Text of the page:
HFT Hardware, A GCC Perspective

© 2014 Khaled A.B. Aly, Technopsis.com®

Capital market stake holders; including exchanges, brokerages, individual and institutional investors, third party round-the-clock exchange service providers, and market data aggregators/providers; have entered a race to expedite trade data round-trip latency. This race is driven by the fact that trading has become algorithmic and that the algorithms may place buy and sell orders at (sub) millisecond frequency, or higher. Hence traders compete to obtain fresher market data and to make out accordingly better qualified trade (buy and sell) orders. And accordingly all the other entities that support traders are leveling to meet their customers’ merits.

Major exchanges conventionally built their own proprietary hardware trading platforms and ticker plants and have established provisions to enable low-latency processing of high frequency orders and market data dissemination. Investors, on the other hand, run less of ‘template’ operations since the algorithms, software architecture, and hardware platforms widely vary according to trade frequency, type of securities being traded, target markets, risk management policy, and many other factors.

It is no longer that non-institutional investors are only the quantitative floor traders making trade decisions based on quick spreadsheet calculations at the portable PCs they carry. Algorithmic trading professionals build their own platforms and run incorporated trade operations, globally. Since HFT servers are typically collocated within the target exchange(s) data center(s) for sake of eliminating WAN latency, the corporate investors operate from anywhere--remotely managing their platforms.

HFT has higher viability in high liquidity markets and instruments. FOREX, ETFs (Electronically Traded Funds) and derivatives are among the instruments dealt most in HFT. The fact that HFT works best in high liquidity markets, coupled with recent financial crises (e.g. crash of 2008) and the proliferation of several prominent Asian currencies, drove the attention of GCC capital market participants to prepare for HFT.

HFT traders may not be a majority by number. However, by virtue of their trade frequency, their traded securities are majority by volume. In the US, HFT accounts for over 70% of equity trade volume. While HFT firms represent 2% of the approximately 20,000 firms operating today, they do account for 73% of all equity orders volume.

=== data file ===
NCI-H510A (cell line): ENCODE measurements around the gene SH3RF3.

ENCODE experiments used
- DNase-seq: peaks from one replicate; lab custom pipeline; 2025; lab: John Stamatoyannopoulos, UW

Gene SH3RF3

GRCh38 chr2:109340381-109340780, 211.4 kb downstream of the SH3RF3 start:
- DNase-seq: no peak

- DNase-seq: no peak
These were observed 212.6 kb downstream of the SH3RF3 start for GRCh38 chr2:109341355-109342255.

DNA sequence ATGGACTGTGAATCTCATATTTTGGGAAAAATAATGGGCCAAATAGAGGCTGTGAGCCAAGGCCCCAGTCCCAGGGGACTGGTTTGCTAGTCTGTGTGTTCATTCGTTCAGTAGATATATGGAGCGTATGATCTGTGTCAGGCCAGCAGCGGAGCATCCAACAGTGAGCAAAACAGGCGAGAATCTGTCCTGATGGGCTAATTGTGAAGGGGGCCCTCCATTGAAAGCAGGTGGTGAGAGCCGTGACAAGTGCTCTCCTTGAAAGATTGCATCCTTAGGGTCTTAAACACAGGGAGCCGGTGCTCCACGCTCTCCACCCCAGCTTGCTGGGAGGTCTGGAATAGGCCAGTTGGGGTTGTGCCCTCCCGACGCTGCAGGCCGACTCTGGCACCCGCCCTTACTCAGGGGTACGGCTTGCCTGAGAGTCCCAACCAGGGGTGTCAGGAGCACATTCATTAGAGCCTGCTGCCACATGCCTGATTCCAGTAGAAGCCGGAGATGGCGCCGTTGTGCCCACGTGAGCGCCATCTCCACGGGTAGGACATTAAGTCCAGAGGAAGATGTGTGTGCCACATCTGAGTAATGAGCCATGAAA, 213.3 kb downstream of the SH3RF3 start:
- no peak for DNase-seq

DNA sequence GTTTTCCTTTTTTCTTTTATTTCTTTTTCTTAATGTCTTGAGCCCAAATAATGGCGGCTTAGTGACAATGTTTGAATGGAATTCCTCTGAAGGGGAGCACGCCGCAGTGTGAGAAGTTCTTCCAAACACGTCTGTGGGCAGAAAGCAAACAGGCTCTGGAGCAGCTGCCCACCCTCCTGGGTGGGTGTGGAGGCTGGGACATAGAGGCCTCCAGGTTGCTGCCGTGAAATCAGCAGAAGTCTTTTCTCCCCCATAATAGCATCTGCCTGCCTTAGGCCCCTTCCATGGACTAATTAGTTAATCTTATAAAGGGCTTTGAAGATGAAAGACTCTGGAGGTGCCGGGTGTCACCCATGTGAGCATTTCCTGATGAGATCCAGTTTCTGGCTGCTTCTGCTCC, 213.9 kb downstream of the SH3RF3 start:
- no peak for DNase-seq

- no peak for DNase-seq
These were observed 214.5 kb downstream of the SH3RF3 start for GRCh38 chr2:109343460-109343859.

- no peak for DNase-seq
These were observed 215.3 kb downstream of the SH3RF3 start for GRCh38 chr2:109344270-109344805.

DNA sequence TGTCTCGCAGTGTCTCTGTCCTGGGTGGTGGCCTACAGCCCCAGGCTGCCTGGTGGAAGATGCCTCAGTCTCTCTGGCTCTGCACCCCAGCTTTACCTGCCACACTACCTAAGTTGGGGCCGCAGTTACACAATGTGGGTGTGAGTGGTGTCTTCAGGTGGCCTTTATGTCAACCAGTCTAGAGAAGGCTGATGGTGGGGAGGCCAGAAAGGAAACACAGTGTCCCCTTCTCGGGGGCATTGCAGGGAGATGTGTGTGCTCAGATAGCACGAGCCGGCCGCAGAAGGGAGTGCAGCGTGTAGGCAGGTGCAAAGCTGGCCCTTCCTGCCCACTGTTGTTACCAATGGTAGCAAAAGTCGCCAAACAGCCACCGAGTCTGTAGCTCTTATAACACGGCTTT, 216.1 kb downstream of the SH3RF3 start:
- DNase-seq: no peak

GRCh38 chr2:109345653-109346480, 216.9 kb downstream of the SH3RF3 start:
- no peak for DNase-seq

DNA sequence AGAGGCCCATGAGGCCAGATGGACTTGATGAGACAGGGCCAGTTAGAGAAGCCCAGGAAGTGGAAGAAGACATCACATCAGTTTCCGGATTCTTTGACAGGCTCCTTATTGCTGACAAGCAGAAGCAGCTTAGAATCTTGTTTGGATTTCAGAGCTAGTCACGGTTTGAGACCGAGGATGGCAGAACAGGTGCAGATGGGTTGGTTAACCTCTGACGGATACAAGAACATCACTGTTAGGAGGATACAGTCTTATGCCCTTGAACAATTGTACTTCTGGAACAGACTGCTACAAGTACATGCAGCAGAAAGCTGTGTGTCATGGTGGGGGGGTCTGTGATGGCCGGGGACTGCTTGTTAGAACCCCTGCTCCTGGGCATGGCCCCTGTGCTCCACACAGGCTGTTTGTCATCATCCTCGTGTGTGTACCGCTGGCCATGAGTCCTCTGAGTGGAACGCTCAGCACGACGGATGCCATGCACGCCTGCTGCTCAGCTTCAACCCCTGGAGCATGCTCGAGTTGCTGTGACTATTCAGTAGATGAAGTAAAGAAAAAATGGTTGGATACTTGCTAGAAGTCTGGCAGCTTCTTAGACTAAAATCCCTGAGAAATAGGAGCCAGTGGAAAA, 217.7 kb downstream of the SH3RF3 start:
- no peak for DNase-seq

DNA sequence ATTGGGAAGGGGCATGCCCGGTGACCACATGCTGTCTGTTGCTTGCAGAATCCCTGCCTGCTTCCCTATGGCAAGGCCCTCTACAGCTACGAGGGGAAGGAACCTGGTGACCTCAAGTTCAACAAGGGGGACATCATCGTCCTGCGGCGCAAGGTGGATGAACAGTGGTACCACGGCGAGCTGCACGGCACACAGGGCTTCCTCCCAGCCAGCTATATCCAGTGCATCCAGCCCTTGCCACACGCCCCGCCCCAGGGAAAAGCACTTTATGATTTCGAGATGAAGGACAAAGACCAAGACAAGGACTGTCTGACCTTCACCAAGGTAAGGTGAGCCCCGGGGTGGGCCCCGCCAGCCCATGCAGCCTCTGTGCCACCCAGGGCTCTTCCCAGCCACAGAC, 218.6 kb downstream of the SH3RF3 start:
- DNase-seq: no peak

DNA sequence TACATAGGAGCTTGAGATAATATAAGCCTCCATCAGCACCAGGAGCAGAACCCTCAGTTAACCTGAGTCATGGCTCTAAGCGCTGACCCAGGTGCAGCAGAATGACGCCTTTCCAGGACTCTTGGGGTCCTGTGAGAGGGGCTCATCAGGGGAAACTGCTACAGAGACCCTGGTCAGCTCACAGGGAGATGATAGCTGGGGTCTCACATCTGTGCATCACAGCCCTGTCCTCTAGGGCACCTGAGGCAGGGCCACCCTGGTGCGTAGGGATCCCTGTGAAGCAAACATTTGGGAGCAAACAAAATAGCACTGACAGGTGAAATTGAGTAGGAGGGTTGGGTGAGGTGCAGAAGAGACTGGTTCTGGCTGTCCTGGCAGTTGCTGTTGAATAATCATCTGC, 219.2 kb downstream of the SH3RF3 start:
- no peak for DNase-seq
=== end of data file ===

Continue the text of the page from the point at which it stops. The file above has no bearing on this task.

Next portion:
Abu Dhabi based brokerage, ADS Securities, has recently invested tens of millions of dollars over two years to develop its proprietary multi-asset trading platform. Called OREX Optim, the region’s pioneering trade platform has been built with HFT in mind to support the particularly lucrative FX market. With over 60 currency pairs, ADS Securities believe that the particular proximity to Indian and Chinese markets enhance the business case, especially with the Chinese Yuan becoming an alternative reserve currency. “The financial strength of companies in the Middle East means we can get good access to liquidity which can then be passed on to clients,” said Philippe Ghanem, ADS Securities Managing Director and Vice Chairman in an interview with Gulf News.

Kuwait based “Al-Moadala Capital Technologies” is another HFT pioneer in the GCC region that offers investment solutions mainly focused on algorithmic strategies; and working to develop the HFT market in the region’s main seven national exchanges and other relevant trade entities. As a model provider, Al-Moadala offers advanced neural network, genetic algorithm, momentum, trend following, mean reversion, and pairs trading models. Their “Implementable Models” business segment is solely concerned with HFT. Mainly relying on statistical arbitrage executing FX pairs or more complex basket trades, target clientele include traders and brokers who operate exchange collocated servers, who manage million Dollar ++ assets, and who wish to make steady (25%+) returns at minimal risk.

There are other serious omens of a growing attention to the potential HFT market in the region. Saudi Arabia’s stock exchange – Tadawul – is replacing its trading engine with NASDAQ-OMX’s proprietary X-Stream platform, which specially supports HFT. Bahrain Bourse and Iraq Stock Exchange have taken similar steps, implementing proprietary X-Stream.

NASDAQ is a New York based stock exchange and is the second largest stock exchange in the world by market capitalization, next to the New York Stock Exchange. NASDAQ Dubai is owned by Borse Dubai holding company, which was created in 2007 to consolidate the two Dubai stock exchanges, and to expand Dubai’s investments in other exchanges (secured 28% of LSE), with the purpose of establishing Dubai as a global capital market hub.

The exchange platform is owned by NASDAQ- OMX Group, which is a merger of NASDAQ and Swedo-Finish OMX AB that operates eight exchanges in Nordic and Baltic states. X-stream trading platform, the most widely used exchange trading system in the world (22+ deployments), is an exceptional multi-asset, high-performance, low-latency, system with sophisticated risk management and third party hosting services. It features an extensive plugin library covering up to 300 functions, and over 60 algorithms and processes; it sustains order rates of over 40,000 orders per second with sub-40 microsecond latency; it includes a purpose built FIX gateway for market places that promotes efficiency and interoperability; and it supports HFT connectivity via ITCH and OUTCH, the incoming market data communication and outgoing order placement communication protocols, respectively.